In the aftermath of the recent financial crisis, the discussion of the effects of fiscal adjustment on economic growth has intensified. While some scholars have focused on the characteristics of the fiscal consolidation needed to bring public debt down from historically high levels, others have examined the effects of alternative strategies on economic performance.
Fiscal adjustment and growth: Beware of the credit constraints
Emanuele Baldacci, Sanjeev Gupta, Carlos Mulas-Granados, 31 March 2014
Tax evasion and austerity-plan failure
Francesco Pappadà, Yanos Zylberberg, 3 February 2014
Austerity plans in southern European countries (Greece, Portugal, Spain, and Italy) have so far yielded mixed results (Salto 2013). On the one hand, the primary budget balances of these countries have improved, and their risk premiums are now stabilised at a much lower level than during the crisis peak.
Public debt and economic growth: There is no ‘tipping point’
Markus Eberhardt, Andrea F Presbitero, 17 November 2013
The presence of a common threshold, or ‘tipping point’ – beyond which the detrimental impact of debt on growth is significant, or significantly increases – is currently taken as given in many policy circles.
Pushing on a string: US monetary policy is less powerful during recessions
Silvana Tenreyro, Gregory Thwaites, 12 November 2013
Most industrialised countries have been trying to cut public borrowing without impeding recovery from the Great Recession. Central banks have attempted to square this circle by loosening monetary policy.
Austerity and stupidity
Lorenzo Bini Smaghi, 6 November 2013
The recent Eurozone crisis has shown that austerity measures are self-defeating. They produce severe recessionary consequences which – at least in the short term – tend to increase public debt, as a ratio to GDP.
How to make Europe's incipient recovery durable – A rejoinder
Marco Buti, Pier Carlo Padoan, 8 October 2013
Our recent Vox column triggered an interesting and lively debate (see for instance Krugman, 2013; Fatas, 2013; Watt, 2013).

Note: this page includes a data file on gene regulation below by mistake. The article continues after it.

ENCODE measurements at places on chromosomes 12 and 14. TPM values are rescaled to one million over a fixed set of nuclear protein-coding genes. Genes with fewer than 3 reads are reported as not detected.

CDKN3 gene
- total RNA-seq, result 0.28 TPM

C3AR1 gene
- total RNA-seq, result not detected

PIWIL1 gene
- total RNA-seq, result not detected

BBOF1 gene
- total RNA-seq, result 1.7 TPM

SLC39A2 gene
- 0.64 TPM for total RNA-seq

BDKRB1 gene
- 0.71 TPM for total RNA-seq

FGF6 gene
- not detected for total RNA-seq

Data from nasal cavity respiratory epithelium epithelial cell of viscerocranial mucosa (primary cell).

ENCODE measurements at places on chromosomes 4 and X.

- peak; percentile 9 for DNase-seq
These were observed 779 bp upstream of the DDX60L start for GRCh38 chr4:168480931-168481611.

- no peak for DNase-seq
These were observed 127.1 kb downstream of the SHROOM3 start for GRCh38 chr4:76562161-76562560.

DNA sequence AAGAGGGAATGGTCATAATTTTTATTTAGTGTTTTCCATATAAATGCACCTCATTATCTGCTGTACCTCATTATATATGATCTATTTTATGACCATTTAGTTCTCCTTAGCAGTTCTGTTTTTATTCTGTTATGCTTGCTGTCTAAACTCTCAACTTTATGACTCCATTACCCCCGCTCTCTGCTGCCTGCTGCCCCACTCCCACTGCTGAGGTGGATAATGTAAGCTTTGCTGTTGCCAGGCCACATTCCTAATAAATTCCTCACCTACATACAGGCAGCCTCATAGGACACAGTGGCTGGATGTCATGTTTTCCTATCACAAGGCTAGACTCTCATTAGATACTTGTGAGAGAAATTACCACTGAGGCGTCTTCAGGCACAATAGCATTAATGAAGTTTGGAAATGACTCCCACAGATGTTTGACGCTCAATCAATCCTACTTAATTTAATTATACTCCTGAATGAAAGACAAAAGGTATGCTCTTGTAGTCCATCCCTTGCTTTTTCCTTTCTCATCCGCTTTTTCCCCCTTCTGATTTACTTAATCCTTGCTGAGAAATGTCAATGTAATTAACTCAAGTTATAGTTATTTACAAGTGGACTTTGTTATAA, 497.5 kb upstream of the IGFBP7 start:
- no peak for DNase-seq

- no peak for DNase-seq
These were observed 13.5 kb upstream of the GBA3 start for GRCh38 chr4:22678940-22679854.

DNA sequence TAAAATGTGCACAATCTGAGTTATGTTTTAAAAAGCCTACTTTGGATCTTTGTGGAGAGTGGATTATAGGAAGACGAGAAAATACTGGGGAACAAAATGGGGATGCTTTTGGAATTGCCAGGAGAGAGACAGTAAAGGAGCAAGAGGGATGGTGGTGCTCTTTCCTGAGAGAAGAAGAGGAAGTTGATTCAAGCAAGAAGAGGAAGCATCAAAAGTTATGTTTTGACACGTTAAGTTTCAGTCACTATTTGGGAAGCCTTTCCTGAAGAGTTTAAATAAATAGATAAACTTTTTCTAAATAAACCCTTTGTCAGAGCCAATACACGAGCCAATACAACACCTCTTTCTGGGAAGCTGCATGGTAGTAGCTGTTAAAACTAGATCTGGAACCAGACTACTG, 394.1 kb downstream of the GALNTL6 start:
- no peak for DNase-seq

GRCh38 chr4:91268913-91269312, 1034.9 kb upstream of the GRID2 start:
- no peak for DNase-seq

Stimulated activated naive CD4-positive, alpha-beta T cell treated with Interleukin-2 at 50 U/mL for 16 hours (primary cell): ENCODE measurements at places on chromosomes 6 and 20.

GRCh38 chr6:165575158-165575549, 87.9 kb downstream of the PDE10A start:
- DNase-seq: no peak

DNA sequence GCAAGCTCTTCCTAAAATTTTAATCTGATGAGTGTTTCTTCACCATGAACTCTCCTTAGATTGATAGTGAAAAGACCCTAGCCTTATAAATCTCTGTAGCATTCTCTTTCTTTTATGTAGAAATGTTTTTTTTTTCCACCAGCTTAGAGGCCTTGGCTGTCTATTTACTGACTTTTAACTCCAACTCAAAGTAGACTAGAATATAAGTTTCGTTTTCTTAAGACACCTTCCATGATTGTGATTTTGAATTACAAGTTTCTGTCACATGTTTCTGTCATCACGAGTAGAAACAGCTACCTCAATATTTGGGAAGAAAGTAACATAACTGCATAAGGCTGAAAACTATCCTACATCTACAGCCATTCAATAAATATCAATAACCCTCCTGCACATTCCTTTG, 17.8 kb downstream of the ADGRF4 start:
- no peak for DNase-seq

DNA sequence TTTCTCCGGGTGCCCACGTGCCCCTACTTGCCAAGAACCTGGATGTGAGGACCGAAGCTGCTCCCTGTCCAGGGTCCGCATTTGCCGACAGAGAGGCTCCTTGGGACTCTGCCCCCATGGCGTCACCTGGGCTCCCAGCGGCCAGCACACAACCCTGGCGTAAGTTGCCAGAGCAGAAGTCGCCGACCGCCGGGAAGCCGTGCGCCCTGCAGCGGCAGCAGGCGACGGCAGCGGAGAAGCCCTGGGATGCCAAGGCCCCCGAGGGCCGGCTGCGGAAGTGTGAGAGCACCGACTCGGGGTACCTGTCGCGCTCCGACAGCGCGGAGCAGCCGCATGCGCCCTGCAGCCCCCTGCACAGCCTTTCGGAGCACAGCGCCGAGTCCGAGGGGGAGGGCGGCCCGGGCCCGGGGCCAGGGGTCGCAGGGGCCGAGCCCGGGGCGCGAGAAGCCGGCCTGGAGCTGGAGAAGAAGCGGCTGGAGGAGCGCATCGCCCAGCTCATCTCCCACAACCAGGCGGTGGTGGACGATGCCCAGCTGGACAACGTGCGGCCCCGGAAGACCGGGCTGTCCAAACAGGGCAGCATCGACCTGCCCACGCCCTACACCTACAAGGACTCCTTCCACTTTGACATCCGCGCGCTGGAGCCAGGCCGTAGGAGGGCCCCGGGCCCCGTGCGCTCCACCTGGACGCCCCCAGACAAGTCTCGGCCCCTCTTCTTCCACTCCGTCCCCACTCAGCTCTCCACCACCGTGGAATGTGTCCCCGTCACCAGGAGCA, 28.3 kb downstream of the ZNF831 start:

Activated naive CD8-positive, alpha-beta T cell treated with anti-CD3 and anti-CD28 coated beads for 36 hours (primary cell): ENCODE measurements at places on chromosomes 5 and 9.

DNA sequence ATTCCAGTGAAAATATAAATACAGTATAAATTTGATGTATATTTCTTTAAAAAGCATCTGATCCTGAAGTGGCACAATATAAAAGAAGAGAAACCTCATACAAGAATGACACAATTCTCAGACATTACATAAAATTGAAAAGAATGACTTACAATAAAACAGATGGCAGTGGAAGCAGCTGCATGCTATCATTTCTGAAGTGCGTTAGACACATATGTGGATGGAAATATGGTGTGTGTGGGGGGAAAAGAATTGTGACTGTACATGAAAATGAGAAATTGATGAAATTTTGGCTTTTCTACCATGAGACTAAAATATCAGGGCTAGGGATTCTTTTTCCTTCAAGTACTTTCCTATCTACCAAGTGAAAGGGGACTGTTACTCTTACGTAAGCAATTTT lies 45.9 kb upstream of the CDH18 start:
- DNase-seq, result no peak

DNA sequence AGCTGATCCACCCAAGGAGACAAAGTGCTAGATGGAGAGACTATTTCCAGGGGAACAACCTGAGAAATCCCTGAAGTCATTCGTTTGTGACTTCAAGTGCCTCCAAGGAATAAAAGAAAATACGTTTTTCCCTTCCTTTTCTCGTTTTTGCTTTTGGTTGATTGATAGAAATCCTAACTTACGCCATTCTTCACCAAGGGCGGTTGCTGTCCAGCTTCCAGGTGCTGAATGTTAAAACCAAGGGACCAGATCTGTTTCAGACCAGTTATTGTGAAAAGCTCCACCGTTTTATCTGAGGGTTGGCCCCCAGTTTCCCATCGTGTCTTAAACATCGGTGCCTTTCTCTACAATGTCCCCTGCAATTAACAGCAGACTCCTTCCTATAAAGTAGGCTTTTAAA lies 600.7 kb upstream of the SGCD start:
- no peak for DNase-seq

Carlos A. Vegh , Guillermo Vuletin, 1 October 2013
It is well-established that government spending in developing countries has often been procyclical. In other words, government spending has increased in good times and contracted in bad times, thus exacerbating the underlying business cycle. The inability to save in good times to build a war chest for bad times has often led to wrenching financial and sovereign-debt crises.
When is the time for austerity?
Alan Taylor, 20 July 2013
In 1809, on a battlefield in Portugal, the first recognisable medical trial evaluated bloodletting on a sample of 366 soldiers allocated into treatment and control groups. The cure was shown to be bogus. It was the beginning of the end of pre-modern medicine.
A pro-growth economic plan
Richard Wood, 11 May 2013
There are similarities in the nature of the economic problems facing affected economies around the world:
Fiscal consolidation: At what speed?
Olivier Blanchard, Daniel Leigh, 3 May 2013
In many advanced economies, public debt is very high, and fiscal consolidation must take place. Some factors point to doing more now, others to doing more later. Our purpose in this article is to identify these factors. The right decision, for each country, must depend on a careful weighting of the factors at play.
- Internationalisation, innovation, and productivity of firmsAltomonte, Aquilante, Békés, Ottaviano
- Predicting economic turning pointsAhir, Loungani
- How rich nations benefit from EU membershipCampos, Coricelli, Moretti
- The ECB should do QE via forex interventionFrankel
- The chartbook of economic inequalityAtkinson, Morelli
- A tale of two depressions: What do the new data tell us? February 2010 updateEichengreen, O’Rourke
- The ECB’s stealth bailoutSinn
- Educated in America: College graduates and high school dropoutsHeckman, LaFontaine
- Eurozone breakup would trigger the mother of all financial crisesEichengreen
- Panic-driven austerity in the Eurozone and its implicationsDe Grauwe, Ji
Claessens, 18 April 2014
Campos, Coricelli, Moretti
Ostry, Berg, Tsangarides
CEPR Policy Research
- The buyer margins of firms' exportsCarballo, Ottaviano, Volpe
- Commodity and Equity Markets: Some Stylized Facts from a Copula ApproachDelatte, Lopez
- Ethnic Unemployment Rates and Frictional MarketsGobillon, Rupert, Wasmer
- Finance and Poverty: Evidence from IndiaAyyagari, Beck, Hoseini
- The Manipulation of Basel Risk-WeightsMariathasan, Merrouche
- Making city lights shine brighterYusuf, Leipziger
- The euro in the 'currency war'Bénassy-Quéré, Martin
- The roots of shadow bankingPerotti
- What’s wrong with Europe?Baldini, Manasse
- How the EZ crisis is permanently changing EU institutionsMicossi
- The 13th Annual GEP Postgraduate Conference 20141 - 2 May 2014 / Nottingham / Sponsored by Nottingham Centre for Research on Globalisation and Economic Policy (GEP) University of Nottingham, United Kingdom
- Exchange Rates and External Adjustment2 - 3 June 2014 / Zurich / Swiss National Bank
- 13th Summer School in International Development Economics: Investment, Saving and Wellbeing in Developing Countries10 - 13 June 2014 / Palazzo Feltrinelli, Gargnano, Lake Garda